Cloud-Based Phone Systems vs. On-Premises

February 5, 2021 Mike Smith

A cloud-based phone system or an on-premises-based phone system? Which is best for your company?

In this short video, Mike Smith gives 3 undeniable reasons why most companies, large and small, should buy a cloud phone system.

Which cloud PBX vendors should your company quote? Click the button below and ask Mike today!


About Mikemikesmith
Mike Smith is the Founder and President of AeroCom and has been helping companies with telecom and cloud services since 1999. He has been the recipient of numerous business telecommunications industry awards and in 2011, he was honored as one of the top 40 business people in Orange County, CA., under 40 years old. You can also hear him as the host of the popular Information Technology podcast, ITsmiths with Mike Smith. Follow Mike on LinkedInTwitter or SpiceWorks.



So one question I’m asked all the time, or I see customers pondering all the time is, “Should our company purchase a Cloud PBX or should we go with an on-premises PBX?” So right now they have an on-premises PBX, which is end of life, and they’re wondering, “Hey, it seems like everybody’s starting to move to the Cloud. Maybe there aren’t as many phone system options for on-prem anymore, but what should we do?”

Well, I can tell you right now, in the year 2020, absolutely 99% of the time the answer to that is you should go with a Cloud PBX. Your company should go with a Cloud phone system. That’s just the way the market’s going. We talk to companies all the time who are moving off of on-prem phone systems. Whether you’re a large company or a small company, the answer is the same, there’s only a couple scenarios where an on-premises PBX is still the best fit. But for the most part, Cloud PBX is the way to go.

“Why?” you’re asking. Well, number one is cost. The cost of an on-premise PBX, you have to look at several things. Number one, you have to look at your dial tone, your landlines. So how much are your landlines costing you per month? Maybe have SIP trunks. So maybe that’s a little bit less than landlines, but if you have landlines, absolutely, you’re paying a fortune for those on a monthly basis. So the cost of landlines is expensive. Also, the licensing costs for your on-premises phone system is expensive. Also, the maintenance contract on your on-premises phone system is expensive. Overall, you’re spending a lot of time on your on-premise phone system. So that’s a cost you’ve got to figure out as well, time is money. And then you look at small costs, but they’re a big deal, like space. Where is the phone system sitting at, and how much space do you have in your phone room?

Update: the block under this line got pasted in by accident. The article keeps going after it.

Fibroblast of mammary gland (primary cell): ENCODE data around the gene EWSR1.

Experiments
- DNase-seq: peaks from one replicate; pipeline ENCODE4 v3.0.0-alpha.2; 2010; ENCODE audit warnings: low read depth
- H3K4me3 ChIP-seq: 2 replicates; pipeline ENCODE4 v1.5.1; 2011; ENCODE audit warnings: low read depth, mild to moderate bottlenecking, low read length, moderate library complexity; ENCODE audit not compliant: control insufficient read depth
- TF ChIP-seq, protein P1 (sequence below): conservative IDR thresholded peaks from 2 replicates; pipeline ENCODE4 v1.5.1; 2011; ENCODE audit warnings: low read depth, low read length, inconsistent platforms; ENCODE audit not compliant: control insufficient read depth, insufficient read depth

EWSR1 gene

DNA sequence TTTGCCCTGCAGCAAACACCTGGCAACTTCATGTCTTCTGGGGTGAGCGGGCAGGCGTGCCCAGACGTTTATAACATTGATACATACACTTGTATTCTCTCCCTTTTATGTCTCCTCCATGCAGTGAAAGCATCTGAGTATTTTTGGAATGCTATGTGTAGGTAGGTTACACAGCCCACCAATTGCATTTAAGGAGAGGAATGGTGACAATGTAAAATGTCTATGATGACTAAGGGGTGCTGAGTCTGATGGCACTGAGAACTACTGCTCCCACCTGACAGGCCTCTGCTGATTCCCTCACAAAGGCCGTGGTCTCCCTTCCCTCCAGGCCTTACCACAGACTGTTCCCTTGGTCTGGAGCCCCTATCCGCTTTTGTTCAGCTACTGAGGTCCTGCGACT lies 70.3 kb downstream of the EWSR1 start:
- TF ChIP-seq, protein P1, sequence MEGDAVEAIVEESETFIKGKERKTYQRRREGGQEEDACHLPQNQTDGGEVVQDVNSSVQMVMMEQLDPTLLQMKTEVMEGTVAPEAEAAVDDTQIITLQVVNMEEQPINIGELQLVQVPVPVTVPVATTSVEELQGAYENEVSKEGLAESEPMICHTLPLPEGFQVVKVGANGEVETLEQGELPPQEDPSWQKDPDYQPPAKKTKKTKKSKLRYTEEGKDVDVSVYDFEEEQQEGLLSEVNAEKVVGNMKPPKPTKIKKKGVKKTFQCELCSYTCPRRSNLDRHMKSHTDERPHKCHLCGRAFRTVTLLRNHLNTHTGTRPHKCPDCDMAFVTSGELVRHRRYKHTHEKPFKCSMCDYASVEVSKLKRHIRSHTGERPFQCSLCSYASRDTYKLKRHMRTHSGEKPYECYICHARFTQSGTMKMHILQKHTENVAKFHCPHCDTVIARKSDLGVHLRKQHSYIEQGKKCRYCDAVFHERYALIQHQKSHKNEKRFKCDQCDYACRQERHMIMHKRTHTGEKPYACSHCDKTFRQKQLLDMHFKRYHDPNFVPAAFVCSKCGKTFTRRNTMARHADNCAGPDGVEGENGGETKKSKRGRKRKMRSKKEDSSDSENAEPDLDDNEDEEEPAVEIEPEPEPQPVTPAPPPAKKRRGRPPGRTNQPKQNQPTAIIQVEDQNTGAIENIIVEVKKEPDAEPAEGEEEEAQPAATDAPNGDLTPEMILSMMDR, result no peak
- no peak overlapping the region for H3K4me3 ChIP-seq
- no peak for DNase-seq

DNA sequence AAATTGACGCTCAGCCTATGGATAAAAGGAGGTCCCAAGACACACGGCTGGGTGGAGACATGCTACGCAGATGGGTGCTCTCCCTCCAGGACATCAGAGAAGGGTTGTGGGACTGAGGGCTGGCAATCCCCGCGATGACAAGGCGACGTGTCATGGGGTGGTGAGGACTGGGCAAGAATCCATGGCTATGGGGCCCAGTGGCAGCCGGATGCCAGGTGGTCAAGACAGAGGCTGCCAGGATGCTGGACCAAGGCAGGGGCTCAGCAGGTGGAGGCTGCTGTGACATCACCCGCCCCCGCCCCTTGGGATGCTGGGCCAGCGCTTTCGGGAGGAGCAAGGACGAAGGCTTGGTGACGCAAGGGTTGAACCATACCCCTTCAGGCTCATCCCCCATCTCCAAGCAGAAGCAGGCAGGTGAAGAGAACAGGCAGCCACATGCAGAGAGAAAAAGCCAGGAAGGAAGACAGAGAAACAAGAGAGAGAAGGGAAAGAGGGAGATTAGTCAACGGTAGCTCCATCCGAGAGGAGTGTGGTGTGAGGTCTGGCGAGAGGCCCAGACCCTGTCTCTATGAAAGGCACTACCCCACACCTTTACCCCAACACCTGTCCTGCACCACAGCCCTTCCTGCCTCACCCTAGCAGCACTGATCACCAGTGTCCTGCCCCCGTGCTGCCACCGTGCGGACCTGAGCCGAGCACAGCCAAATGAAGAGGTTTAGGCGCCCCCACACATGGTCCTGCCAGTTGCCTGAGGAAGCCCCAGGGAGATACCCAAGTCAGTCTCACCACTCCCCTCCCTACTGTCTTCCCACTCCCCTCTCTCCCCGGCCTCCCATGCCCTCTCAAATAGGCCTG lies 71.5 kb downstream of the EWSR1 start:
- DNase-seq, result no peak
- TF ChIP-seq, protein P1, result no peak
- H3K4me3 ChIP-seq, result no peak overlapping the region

Cloud-based Phone Systems vs On-Prem

And then how much power is your phone system taking up? What about air conditioning, extra air conditioning that’s used to cool those servers all the time? So when you factor in all those costs, it’s actually about the same price or a lot of times less expensive to go with a Cloud PBX as opposed to an on-prem PBX. A Cloud PBX, if you just have normal standard features, is going to cost you $20 per user or less, maybe as low as $10 per user per month, just depending on how many extensions you have and things like that, what features you need. So when you look at that cost compared to all those costs I mentioned with on-premise PBX, it’s really easy. So that’s number one.

Number two, as we’ve all seen during this COVID pandemic, is resiliency. Cloud PBX, in addition to being less expensive at the same cost as an on-prem, Cloud PBXs are a lot more resilient. They’re not reliant on your on-premise infrastructure. So, for instance, if the power goes out or if all your employees have to go work from home and they’re all having to tunnel into your internet connection, does your internet connection have backup? Is it big enough to take your entire workforce to be able to tunnel in and access your phone system through your internet connection? Things like that you have to take into consideration. If you have multiple locations, multiply that out. Configuring an on-premise phone system between multiple sites and then having to have the resilience of a Cloud phone system, how many boxes do you have with an on-premise phone system, meaning how many servers do you really have?